Prime Minister David Ben-Gurion’s legacy continues with the emergence of Be’ersheva as Israel’s newest high-tech center, home to the 150-acre Advanced Technologies Park.
Former Israeli Prime Minister David Ben-Gurion predicted that that “the future of Israel lies in the Negev.” In fact, the Negev Desert comprises 60 percent of the country’s land mass, yet only 7 percent of the Israeli population currently lives there.
Decades after Ben-Gurion’s prophetic words, pressure to develop the Negev is increasing due to the cost of living and the housing crisis in Israel’s center.
Prime Minister Benyamin Netanyahu told Arutz Sheva that the government plans to invest 500 million NIS in Negev employment, particularly in the hi-tech sector. “Be’ersheva will become a cyber-center … as part of the activities of the national Cyber HQ,” he says. “This is a good sign for the future of Be’ersheva and the entire Negev.”
In collaboration with the Israeli government and the Be’ersheva Municipality, Ben-Gurion University (BGU) is a driving force behind the development of the Advanced Technologies Park in Be’ersheva. BGU President Rivka Carmi explained, “It is inevitable that Be’ersheva will become the country’s new technology park, considering how many companies will be opening [research and development] facilities and how many engineers we turn out each year.” These factors are expected to translate into countless new jobs in the Negev.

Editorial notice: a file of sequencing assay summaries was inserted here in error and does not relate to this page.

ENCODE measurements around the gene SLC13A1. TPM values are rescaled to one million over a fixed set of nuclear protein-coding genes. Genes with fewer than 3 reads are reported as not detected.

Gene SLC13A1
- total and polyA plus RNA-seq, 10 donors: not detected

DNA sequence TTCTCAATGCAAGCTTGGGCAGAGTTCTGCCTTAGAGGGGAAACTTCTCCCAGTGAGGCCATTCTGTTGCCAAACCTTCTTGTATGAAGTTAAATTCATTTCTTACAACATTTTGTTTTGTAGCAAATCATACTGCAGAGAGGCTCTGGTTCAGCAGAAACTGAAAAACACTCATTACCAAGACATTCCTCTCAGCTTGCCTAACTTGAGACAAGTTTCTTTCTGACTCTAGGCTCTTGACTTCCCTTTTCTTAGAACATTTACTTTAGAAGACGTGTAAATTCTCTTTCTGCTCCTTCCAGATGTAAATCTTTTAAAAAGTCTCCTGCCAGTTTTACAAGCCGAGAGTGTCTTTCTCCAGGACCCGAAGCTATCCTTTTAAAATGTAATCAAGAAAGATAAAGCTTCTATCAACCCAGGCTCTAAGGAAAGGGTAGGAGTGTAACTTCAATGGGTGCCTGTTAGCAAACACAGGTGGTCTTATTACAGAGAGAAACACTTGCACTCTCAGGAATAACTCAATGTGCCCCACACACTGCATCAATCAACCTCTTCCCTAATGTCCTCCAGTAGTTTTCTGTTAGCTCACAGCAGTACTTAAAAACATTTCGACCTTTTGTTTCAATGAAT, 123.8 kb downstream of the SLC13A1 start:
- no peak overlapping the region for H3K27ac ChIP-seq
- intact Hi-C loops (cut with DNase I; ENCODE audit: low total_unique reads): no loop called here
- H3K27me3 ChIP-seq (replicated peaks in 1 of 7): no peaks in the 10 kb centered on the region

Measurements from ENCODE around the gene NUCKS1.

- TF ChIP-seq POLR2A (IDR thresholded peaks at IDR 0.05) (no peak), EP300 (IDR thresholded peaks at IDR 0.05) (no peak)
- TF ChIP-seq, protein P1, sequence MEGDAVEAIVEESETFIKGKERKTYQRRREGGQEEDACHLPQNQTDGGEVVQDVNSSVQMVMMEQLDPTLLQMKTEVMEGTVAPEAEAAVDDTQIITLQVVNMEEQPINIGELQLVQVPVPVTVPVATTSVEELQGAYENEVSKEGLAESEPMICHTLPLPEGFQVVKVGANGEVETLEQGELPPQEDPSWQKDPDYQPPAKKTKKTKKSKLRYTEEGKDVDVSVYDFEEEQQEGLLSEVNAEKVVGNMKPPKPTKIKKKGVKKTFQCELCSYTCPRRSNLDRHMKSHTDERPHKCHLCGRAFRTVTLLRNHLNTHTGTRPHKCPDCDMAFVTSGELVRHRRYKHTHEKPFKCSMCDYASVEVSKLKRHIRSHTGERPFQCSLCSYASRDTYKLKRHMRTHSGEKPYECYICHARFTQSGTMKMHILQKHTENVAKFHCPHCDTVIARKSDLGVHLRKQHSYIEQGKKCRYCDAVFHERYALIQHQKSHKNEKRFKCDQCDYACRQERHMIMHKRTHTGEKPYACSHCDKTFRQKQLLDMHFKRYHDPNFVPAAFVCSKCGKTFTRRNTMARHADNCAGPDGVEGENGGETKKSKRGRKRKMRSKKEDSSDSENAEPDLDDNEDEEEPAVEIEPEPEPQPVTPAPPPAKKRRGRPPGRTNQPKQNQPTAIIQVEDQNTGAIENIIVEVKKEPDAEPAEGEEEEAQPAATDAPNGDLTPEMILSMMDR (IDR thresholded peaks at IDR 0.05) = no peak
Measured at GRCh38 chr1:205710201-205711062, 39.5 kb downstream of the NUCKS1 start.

According to a Ben-Gurion University statement, “The 150-acre Advanced Technologies Park will fill in the apex of the triangle that includes Ben-Gurion University and Soroka University Medical Center.” The development is expected to be built in two stages, one civil and one military. The Defense Ministry has already contracted considerable space in which it will relocate its hi-tech campus, including the IDF’s computer units. The Advanced Technologies Park will also include research and development facilities, residential and administrative space, and a 300-room hotel and conference center. Both the national government and the Be’ersheva Municipality expect to offer financial and tax incentives to attract companies and industry.
Israel’s Ministry of Economy anticipates the presence of leading international companies in the region. For example, Deutsche Telekom will establish its laboratories in the park, which represents the first time DT has set up labs outside of Germany. Similarly, EMC International, which has already started operating in Be’ersheva in collaboration with BGU, plans to recruit about 200 employees in the coming four years. In addition, the Advanced Technologies Park will be home to Elbit’s technology incubator, which recently won a Ministry of Industry and Commerce tender, and NESS, which already set up a research and development center with approximately 150 employees. Other hi-tech companies such as HP, Oracle, Cisco, dbMotion, and IBM may also join in.
By Rachel Avraham, staff writer for United with Israel